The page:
Our laboratory is interested in determining the molecular mechanisms that regulate stem cell differentiation and de-differentiation and how these mechanisms become deregulated in cancer. Since starting the lab in 2006, we have been largely focusing on the role of post-transcriptional regulators including microRNAs (miRNAs) and RNA binding proteins (RBPs).
Embryonic Stem Cells
We have shown that a specific family of miRNAs, which we call the ESCC family, is a powerful inducer and stabilizer of the mammalian embryonic stem cell (ESC) fate. We found that this family suppresses hundreds of downstream mRNA targets. By following a subset of these targets, we now know that the ESCC miRNAs function in part by directing the unique cell cycle structure, the epithelial state, and the epigenetic state of ESCs. We are currently dissecting the role of all the ESCC miRNA downstream targets in pluripotency. In parallel, we have uncovered other miRNAs that have the opposite function to the ESCC miRNAs in that they promote differentiation. Indeed the differentiating miRNAs are antagonized by the ESCC miRNAs. We are dissecting the mechanisms of these miRNAs in ESC differentiation. Furthermore, we are studying the roles of the ESCC miRNAs in vivo. The ESCC miRNAs are expressed from two genetic loci. We are using genetic tools to understand their role in mammalian development.
Somatic Stem and Germ Cells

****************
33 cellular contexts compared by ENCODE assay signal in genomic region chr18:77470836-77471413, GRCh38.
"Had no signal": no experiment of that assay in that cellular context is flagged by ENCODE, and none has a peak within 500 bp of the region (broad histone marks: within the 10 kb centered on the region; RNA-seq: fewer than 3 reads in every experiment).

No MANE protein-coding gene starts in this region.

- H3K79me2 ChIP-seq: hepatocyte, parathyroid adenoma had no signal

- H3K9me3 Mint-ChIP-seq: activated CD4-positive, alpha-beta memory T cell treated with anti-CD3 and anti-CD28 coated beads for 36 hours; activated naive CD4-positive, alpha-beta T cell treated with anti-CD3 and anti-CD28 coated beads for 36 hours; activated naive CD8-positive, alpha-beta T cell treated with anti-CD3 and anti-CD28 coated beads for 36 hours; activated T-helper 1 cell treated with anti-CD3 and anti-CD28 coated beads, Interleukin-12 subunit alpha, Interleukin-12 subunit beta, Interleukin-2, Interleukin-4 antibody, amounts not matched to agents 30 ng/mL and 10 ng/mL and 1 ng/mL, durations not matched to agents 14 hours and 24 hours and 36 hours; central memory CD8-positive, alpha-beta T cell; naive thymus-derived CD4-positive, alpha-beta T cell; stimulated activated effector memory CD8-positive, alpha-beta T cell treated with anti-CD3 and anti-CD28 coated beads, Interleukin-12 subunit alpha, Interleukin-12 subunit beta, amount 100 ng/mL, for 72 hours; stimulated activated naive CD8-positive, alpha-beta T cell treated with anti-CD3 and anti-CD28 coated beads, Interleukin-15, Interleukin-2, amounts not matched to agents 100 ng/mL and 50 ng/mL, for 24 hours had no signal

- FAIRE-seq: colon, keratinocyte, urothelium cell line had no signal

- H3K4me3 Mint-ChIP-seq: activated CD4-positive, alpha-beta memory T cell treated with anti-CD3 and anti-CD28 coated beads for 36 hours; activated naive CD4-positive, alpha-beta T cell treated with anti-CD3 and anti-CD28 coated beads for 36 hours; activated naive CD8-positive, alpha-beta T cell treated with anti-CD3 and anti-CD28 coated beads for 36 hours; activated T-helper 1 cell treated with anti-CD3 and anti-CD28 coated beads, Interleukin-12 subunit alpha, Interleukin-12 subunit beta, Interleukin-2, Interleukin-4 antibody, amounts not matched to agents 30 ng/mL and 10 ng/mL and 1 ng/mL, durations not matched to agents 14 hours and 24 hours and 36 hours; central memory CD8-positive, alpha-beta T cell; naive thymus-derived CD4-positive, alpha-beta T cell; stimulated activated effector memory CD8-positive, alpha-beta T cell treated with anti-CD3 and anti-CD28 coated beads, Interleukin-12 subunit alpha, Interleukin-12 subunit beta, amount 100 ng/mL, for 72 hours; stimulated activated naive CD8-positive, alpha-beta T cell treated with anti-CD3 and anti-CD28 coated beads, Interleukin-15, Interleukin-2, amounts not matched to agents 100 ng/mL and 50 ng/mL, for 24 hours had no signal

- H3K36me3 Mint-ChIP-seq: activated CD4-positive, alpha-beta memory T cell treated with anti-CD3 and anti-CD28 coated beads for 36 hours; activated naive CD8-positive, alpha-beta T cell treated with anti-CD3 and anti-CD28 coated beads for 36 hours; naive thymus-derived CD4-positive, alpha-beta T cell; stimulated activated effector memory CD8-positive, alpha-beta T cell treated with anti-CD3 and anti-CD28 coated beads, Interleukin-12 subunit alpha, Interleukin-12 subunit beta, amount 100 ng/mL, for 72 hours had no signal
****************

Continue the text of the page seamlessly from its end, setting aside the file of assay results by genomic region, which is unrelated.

The lab is also studying the role of small RNAs in other stem cell types and in vivo developmental stages. In particular, we are studying miRNA roles in trophoblast stem cells, glial progenitor cells, and oocytes. We recently made the surprising finding that miRNA function is globally suppressed in mammalian oocytes. We are following up this finding by trying to understand how and why all miRNA function is temporarily inactivated during this critical developmental time window. Simultaneously, we discovered that another class of small RNAs, endogenous siRNA (endo-siRNAs) are essential for oocyte meiosis. We are currently dissecting the specific endo-siRNAs and targets responsible for meiotic progression.
Finally, we are studying the roles of miRNAs in cancer with a particular focus on prostate cancer. We have discovered that miRNAs are essential for the progression of prostate cancer from a hyperplastic to dysplastic lesion. Similar to our ESC work, we are using genomic approaches to uncover the miRNA-mRNA networks in order to dissect the molecular pathways required for progression. Furthermore, we have been analyzing miRNA signatures in the serum of prostate cancer patients, identifying miRNAs that prospectively identify patients at risk for progression and determine how they will respond to specific therapies.